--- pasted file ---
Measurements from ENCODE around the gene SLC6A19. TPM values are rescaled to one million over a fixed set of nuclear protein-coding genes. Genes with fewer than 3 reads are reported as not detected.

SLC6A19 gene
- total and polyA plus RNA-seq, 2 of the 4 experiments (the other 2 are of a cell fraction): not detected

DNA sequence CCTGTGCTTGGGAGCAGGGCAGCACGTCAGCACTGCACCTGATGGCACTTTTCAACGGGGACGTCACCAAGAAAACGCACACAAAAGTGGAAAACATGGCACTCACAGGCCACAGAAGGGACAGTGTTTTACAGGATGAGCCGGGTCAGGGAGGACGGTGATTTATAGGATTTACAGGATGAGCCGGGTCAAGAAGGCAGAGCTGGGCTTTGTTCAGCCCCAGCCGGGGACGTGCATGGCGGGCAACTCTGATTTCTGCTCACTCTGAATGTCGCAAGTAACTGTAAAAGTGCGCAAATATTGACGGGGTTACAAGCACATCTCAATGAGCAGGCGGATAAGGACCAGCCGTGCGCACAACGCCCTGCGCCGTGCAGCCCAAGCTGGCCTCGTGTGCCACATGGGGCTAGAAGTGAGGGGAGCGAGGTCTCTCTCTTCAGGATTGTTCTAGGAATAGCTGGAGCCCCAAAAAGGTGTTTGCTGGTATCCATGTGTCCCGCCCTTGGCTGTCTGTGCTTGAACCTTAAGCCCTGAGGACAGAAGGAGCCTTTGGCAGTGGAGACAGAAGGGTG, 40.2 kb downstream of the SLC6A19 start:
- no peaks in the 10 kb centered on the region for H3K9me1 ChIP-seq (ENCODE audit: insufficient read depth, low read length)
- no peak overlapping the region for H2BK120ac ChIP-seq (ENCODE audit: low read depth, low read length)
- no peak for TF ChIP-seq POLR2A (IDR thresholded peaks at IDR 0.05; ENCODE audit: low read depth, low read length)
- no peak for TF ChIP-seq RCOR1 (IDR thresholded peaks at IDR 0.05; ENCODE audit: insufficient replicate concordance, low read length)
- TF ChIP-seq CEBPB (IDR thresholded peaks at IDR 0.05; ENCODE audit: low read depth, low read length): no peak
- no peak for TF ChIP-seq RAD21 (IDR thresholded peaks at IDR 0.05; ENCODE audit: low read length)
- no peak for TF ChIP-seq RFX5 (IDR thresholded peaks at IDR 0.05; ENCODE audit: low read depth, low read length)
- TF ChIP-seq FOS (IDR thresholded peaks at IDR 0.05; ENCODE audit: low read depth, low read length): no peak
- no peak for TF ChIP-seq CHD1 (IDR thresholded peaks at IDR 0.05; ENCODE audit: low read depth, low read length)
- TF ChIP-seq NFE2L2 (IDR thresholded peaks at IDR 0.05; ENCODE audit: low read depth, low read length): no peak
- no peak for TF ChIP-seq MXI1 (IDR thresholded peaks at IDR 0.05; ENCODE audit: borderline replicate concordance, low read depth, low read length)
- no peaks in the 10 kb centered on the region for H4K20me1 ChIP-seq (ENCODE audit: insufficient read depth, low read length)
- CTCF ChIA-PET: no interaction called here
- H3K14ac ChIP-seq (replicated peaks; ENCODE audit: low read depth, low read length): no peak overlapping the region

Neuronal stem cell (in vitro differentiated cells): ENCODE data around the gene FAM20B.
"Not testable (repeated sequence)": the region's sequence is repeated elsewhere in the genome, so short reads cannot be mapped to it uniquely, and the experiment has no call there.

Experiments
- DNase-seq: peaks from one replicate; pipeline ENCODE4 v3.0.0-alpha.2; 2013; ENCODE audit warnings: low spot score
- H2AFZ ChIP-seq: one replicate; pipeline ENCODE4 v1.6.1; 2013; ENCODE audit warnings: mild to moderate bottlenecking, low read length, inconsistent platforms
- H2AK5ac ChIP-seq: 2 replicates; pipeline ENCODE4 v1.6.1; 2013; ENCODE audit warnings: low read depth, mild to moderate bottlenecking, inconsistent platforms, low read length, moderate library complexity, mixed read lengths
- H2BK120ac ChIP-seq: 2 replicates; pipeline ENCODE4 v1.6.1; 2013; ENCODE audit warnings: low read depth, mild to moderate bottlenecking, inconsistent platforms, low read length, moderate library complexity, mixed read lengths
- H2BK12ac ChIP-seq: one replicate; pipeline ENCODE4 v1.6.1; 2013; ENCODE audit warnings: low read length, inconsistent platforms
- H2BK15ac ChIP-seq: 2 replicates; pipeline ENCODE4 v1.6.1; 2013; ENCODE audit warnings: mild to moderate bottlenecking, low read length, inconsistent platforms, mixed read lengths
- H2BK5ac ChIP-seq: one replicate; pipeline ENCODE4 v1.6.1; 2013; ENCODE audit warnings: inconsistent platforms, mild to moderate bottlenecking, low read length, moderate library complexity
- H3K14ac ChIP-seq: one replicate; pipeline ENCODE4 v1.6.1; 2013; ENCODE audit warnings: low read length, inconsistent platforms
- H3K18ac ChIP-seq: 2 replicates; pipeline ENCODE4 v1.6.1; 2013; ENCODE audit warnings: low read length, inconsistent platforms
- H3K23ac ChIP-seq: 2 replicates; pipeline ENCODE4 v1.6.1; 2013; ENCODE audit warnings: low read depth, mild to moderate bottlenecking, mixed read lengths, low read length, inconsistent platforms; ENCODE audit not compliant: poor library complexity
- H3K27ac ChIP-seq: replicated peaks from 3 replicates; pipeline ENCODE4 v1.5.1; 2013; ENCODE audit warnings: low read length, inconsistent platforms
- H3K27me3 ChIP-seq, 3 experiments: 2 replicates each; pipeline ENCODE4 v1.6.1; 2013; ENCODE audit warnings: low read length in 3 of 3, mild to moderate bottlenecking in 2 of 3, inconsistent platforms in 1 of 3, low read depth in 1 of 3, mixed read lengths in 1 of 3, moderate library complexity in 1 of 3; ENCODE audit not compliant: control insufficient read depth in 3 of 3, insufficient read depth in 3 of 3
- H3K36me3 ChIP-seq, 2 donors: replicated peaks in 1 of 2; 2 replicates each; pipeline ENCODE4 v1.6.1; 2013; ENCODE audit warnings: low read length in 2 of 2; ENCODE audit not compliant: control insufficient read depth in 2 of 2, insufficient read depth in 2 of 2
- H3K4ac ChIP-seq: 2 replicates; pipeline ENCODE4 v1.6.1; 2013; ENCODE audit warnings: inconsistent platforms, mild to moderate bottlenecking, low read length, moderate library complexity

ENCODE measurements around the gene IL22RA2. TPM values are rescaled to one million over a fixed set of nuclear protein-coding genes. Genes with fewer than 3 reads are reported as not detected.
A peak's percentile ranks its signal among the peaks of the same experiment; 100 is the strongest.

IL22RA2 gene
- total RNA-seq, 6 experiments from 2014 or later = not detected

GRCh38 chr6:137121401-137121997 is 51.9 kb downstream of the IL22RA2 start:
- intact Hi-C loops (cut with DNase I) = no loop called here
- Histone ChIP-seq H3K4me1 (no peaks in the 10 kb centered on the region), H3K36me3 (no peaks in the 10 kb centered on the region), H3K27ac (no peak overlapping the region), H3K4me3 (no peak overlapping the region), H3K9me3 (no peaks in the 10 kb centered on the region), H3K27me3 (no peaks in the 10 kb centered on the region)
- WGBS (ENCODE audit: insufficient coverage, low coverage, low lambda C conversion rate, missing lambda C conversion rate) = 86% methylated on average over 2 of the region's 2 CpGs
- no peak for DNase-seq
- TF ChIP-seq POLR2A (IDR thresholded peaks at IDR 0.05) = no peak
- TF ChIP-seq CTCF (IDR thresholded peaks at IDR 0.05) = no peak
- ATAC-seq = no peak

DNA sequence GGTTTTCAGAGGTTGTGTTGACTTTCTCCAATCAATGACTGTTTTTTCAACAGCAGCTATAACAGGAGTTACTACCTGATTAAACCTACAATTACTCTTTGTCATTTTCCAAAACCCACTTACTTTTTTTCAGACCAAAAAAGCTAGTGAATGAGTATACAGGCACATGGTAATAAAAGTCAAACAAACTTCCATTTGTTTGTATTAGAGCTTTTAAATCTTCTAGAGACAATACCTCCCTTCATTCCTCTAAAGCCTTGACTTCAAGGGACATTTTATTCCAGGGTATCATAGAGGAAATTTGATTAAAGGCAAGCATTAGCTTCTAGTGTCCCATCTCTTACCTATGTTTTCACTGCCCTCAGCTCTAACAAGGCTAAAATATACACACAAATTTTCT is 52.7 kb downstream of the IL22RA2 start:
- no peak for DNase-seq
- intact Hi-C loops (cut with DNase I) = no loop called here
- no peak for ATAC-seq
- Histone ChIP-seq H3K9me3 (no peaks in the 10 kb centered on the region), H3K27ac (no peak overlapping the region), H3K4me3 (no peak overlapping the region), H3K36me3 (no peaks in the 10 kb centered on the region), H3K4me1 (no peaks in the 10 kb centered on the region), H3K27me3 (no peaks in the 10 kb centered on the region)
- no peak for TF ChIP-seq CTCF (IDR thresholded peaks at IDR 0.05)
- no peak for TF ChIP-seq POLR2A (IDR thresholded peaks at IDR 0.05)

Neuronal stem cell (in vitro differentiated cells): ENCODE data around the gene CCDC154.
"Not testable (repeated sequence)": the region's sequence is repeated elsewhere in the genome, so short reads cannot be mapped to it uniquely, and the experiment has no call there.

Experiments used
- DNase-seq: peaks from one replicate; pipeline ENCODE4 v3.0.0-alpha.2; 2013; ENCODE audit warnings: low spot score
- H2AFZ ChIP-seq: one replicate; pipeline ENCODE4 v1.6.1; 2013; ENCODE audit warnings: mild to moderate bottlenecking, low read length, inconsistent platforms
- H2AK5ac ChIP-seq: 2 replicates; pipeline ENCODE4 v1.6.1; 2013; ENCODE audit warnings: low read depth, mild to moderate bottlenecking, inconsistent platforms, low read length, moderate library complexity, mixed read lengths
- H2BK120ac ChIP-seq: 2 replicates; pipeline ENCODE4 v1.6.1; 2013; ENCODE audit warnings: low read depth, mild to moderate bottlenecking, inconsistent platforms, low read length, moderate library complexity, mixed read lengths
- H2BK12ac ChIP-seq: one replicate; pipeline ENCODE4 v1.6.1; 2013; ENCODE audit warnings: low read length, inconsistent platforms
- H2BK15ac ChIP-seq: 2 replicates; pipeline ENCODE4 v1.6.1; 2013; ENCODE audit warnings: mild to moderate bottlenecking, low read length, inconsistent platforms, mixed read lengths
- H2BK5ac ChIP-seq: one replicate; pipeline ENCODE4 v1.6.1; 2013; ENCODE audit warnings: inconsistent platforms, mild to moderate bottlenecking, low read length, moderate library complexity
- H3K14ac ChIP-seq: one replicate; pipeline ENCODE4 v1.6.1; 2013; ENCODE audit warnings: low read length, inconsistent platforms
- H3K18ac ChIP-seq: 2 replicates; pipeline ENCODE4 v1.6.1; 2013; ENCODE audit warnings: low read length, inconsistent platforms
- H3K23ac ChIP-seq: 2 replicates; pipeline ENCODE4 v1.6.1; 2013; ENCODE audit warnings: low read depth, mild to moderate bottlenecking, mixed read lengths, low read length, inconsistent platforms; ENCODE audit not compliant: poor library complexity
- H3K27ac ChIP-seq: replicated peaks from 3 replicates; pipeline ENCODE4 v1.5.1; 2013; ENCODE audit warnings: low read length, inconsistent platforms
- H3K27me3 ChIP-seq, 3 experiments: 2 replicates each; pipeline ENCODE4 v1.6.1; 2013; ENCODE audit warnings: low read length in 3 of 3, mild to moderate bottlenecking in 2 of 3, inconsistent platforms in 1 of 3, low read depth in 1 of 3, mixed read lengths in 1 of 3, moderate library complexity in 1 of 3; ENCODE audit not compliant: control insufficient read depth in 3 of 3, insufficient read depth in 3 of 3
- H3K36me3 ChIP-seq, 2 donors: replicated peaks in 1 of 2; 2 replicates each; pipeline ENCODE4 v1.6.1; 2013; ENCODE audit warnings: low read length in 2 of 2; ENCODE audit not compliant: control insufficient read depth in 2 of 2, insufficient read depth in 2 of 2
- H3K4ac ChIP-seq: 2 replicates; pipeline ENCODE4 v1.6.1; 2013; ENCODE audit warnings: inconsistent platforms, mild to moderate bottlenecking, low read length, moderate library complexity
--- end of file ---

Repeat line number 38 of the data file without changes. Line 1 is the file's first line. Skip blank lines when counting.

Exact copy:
IL22RA2 gene